The Research Exchange
Opportunities to work with HBS faculty on experimental field studies
The Research Exchange is a new way for faculty to find corporate participants who may wish to collaborate on a variety of field studies. The ultimate goal: to solve various dilemmas facing companies all over the world. By forming a collaborative partnership with an HBS faculty member, your firm could gain the competitive advantage of finding answers first—and, ultimately, make a difference for the world of business. More details about field research.
How to Break Tough News to Employees
Doctoral student Erin Frey is investigating how managers give difficult news to employees. Managers often have to give employees negative performance evaluations, tell employees about layoffs or organizational changes, or confront employees about inappropriate behavior. How managers deliver this information to employees has been shown to affect employees' performance and effort. This project will study different ways that managers deliver bad news, with the goal of identifying strategies that managers can use to improve the outcomes of these types of conversations.
This project is targeted toward large organizations in the United States. The study is ideal for organizations that A) have policies, systems, or training programs that help managers give both formal and informal feedback to employees, and B) are able to track employee performance over time.
If your organization is interested in participating in a field study designed to help managers deliver difficult news to employees, please contact Erin Frey at firstname.lastname@example.org with the subject line "Manager Feedback Field Study."
Layoffs, Downsizing, and Workforce Flexibility
Professor Sandra Sucher is studying how companies can do a better job of balancing the needs for a highly motivated and committed workforce with the flexibility and cost competitiveness necessary to thrive in a constantly changing world. Professor Sucher is interested in talking to both senior and frontline managers who have conducted a layoff to learn about their experiences: What worked? What benefits did they get from the layoff? What would have happened if they hadn't laid people off? What didn't work? What hidden costs were found afterwards? What ideas do they have for how the layoff process can be changed to be more efficient and more humane?
She is also interested in talking to managers in companies that have developed innovative practices to manage recessions and other short term demand cycles that do not involve reducing the workforce.
Finally, Professor Sucher is interested in learning about the experiences of individuals who have been laid off - both positive and negative, and about the most successful methods they have found to recover from their layoff. Professor Sucher may incorporate these tales from the field into future research publications. However, names of individuals and companies can be disguised upon request.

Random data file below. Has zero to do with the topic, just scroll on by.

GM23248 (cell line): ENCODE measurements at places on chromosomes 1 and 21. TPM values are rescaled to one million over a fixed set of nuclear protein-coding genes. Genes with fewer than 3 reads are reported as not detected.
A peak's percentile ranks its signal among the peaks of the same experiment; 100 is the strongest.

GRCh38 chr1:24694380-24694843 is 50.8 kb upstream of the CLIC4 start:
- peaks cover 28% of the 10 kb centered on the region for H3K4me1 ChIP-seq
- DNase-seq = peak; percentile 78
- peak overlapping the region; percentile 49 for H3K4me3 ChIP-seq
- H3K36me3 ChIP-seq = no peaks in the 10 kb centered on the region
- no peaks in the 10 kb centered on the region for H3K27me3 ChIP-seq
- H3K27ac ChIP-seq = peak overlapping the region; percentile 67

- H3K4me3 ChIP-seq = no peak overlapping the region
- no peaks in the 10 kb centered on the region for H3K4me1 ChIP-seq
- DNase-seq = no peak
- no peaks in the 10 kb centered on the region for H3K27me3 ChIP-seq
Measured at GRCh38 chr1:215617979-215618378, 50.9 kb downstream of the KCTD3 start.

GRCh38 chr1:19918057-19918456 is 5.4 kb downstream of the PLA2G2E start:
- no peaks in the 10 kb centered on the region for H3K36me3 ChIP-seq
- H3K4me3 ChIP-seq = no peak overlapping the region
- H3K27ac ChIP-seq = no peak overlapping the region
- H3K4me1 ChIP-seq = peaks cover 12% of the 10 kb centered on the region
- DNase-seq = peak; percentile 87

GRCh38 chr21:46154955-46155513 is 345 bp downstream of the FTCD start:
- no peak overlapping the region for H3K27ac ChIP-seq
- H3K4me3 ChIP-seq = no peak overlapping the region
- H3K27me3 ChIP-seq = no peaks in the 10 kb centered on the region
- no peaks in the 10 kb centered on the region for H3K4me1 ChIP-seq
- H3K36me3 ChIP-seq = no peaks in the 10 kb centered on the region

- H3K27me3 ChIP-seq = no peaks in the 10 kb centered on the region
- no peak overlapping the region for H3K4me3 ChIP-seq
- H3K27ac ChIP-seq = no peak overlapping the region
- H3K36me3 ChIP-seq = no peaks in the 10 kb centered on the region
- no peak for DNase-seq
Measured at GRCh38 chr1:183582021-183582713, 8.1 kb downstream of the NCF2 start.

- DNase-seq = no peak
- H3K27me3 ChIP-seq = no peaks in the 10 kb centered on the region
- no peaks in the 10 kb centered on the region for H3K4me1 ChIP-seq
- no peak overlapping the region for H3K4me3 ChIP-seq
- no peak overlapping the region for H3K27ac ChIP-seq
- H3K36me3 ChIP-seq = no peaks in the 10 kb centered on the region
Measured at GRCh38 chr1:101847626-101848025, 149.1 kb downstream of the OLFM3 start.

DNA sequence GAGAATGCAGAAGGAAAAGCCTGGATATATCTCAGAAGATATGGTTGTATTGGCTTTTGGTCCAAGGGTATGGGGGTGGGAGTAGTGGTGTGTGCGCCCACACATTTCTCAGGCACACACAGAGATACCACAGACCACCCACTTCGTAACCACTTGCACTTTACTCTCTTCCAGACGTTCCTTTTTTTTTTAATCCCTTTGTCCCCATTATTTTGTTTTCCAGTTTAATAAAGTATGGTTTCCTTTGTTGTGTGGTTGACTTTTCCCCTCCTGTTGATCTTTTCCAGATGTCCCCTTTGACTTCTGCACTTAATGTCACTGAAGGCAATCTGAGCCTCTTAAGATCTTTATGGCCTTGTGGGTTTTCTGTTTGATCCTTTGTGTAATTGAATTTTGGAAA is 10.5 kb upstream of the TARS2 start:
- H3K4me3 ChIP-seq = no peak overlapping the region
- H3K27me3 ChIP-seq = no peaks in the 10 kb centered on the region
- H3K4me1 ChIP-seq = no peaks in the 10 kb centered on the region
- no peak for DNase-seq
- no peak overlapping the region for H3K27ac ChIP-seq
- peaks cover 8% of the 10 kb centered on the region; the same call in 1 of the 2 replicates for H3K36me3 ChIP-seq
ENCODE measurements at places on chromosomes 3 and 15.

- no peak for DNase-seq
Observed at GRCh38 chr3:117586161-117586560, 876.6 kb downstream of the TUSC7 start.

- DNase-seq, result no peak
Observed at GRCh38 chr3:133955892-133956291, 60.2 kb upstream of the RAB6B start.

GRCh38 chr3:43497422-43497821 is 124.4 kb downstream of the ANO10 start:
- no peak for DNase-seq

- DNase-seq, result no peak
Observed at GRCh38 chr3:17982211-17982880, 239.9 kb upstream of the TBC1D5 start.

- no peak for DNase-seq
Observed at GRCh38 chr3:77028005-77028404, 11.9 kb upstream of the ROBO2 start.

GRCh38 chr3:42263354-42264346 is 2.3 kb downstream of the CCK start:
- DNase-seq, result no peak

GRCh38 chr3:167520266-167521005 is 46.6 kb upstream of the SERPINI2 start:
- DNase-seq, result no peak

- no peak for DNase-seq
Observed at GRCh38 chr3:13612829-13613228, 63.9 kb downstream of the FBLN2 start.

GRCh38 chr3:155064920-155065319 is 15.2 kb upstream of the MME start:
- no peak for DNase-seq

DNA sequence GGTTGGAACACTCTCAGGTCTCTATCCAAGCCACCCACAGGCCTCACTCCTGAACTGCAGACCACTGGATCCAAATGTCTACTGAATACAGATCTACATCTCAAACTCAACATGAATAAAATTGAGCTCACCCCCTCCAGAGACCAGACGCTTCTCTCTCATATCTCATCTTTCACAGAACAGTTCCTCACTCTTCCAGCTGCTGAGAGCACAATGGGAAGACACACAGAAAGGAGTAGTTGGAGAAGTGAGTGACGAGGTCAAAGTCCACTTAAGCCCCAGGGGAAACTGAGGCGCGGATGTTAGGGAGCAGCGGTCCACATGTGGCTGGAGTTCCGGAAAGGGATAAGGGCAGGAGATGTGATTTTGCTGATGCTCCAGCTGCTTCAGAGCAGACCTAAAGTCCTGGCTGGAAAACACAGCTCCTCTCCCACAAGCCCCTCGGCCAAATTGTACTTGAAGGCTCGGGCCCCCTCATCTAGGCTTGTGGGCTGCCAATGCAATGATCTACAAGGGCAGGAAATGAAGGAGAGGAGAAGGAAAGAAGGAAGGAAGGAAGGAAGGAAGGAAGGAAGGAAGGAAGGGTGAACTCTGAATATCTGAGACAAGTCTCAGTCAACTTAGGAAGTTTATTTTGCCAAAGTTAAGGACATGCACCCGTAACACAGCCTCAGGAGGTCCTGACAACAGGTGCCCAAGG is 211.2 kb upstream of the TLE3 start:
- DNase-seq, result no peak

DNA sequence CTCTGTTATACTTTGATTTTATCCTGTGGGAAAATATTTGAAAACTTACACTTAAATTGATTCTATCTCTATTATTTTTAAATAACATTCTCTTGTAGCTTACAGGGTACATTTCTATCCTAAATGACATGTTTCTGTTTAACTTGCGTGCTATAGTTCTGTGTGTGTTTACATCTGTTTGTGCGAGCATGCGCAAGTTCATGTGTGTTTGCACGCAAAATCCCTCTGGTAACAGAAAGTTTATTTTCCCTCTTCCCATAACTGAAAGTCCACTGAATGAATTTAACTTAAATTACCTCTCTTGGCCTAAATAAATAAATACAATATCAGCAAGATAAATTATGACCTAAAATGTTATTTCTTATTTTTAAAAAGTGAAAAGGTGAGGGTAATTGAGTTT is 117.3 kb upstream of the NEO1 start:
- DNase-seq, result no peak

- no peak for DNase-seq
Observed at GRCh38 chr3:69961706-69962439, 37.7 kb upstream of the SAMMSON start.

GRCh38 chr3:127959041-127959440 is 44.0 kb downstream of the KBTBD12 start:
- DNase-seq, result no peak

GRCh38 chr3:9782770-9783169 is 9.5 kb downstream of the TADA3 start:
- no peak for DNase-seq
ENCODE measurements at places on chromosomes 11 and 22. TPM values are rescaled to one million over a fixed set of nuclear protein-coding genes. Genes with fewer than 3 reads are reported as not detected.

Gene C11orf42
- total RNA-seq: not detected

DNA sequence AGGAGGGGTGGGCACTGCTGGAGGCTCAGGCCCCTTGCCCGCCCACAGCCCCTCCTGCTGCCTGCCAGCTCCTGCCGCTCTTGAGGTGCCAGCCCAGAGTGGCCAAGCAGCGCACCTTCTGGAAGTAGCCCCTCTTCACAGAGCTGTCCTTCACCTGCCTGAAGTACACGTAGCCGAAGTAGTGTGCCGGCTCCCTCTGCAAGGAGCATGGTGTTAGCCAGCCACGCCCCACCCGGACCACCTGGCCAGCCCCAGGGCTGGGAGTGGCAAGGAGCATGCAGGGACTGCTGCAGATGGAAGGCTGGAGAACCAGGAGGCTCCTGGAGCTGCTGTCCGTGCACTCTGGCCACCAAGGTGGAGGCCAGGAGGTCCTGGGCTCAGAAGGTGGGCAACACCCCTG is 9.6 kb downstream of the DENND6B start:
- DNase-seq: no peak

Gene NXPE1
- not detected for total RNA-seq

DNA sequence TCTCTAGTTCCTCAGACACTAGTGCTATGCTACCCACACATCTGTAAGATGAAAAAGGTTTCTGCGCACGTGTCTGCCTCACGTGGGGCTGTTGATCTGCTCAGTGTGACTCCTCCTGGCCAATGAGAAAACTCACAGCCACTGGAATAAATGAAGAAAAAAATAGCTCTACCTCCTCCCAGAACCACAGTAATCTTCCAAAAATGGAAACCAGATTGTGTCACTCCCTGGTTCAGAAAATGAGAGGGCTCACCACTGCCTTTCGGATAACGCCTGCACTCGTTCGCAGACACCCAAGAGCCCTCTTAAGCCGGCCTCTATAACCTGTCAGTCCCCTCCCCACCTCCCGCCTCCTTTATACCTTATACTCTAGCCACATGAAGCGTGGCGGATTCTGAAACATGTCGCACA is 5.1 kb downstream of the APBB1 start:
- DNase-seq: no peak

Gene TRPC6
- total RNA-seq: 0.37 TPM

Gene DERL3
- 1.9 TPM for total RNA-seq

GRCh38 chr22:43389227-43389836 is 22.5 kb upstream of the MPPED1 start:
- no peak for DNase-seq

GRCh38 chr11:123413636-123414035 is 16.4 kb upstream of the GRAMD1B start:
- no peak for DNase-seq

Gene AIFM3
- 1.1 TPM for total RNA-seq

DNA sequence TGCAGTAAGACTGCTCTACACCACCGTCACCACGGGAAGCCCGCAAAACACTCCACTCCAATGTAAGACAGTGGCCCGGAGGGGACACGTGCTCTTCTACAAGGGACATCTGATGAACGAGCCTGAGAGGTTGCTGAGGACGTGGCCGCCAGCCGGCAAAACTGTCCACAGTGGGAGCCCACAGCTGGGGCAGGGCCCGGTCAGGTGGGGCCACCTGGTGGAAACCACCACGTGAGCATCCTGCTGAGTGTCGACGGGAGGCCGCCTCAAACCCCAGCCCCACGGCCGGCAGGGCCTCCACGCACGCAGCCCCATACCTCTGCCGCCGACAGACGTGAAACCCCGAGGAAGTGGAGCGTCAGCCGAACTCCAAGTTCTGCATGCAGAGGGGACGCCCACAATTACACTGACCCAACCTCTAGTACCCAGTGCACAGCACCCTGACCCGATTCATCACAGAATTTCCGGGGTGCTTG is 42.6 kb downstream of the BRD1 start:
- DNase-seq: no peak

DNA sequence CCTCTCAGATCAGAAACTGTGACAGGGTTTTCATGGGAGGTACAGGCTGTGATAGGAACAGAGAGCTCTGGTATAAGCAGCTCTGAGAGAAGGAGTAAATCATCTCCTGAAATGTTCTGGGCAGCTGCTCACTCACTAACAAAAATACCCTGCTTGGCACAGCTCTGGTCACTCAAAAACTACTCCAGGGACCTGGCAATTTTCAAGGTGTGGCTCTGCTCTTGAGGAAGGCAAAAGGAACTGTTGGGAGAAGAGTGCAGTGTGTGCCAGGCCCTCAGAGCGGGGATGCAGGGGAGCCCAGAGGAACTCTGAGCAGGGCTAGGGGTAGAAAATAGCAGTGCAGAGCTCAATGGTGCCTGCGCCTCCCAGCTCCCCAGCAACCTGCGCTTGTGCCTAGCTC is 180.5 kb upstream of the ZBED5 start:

If you are interested in sharing your layoffs story or workforce flexibility approach, please contact Professor Sucher at email@example.com.
How Rediscovering the Past Benefits the Future
Doctoral student Ting Zhang is conducting field studies in which employees rediscover their thought process and work from the past. This project will study how the process of rediscovering past experiences impacts how employees interact with one another, mentor new employees, perceive their own work, and evaluate others' work. This study is ideal for organizations that 1) already encourage employees to reflect on or evaluate their experiences and 2) have access to these records from the past.
If your organization is interested in participating in this field study on rediscovery, please email firstname.lastname@example.org with the subject "Research Exchange Field Study."
How Managerial Communication Affects Employee Behavior
Need to make sure your efforts to improve your organization stick? A team of organizational psychologists from HBS, Harvard Kennedy School, and The Darden School of Business are currently studying how managerial communication affects the behavior of others in the organization, specifically to assess what kinds of communication lead to positive behavioral change. We are looking for organizations and leaders that are in the process of implementing change efforts and are willing to participate in a field study using lab-tested techniques for communication. If you are interested, please contact Francesca Gino at email@example.com. She will follow up with a few questions to assess your organization's fit with this project. Thank you.
Organizational Re-emergence and Identity Change
Assistant Professor Ryan Raffaelli is investigating how industries and organizations on the brink of collapse are able to re-emerge and thrive. He is particularly interested in understanding how organizations facing the threat of a new technology undergo a significant identity change as a strategy for survival. For example, he has previously examined how the Swiss mechanical watch industry shifted its core identity from precision craftsmanship, to fashion, and ultimately to luxury as a response to quartz technology. Building on this work, Professor Raffaelli is in the midst of a multi-industry study that aims to identify conditions that make some industries, organizations, and communities better suited than others for re-emergence.
If you think your company would be interested in pursuing a field study about successfully managing an identity change, or if your industry/organization has recently experienced a re-emergence, please write to Ryan Raffaelli at firstname.lastname@example.org.
Changing Organizational Practices & Implementing Strategic Initiatives
Doctoral Student Megan Bernard is studying the tradeoff companies face between continuing current operational and management practices and developing new ways of doing things--asking the question, how do companies maintain this balance between the present and future? We know that when evaluating their own strategy and means of execution, companies operate on a continuum between a focus on what is important for a competitive advantage today and a focus on what is important for a competitive advantage in the distant future. To the extent that organizations want to adopt new practices or initiatives, what factors affect the formulation of, early adoption of, and local adaptation of new practices throughout the organization? The goal of a study would be to better understand the nature of and improve upon the process of new practice adoption in large organizations.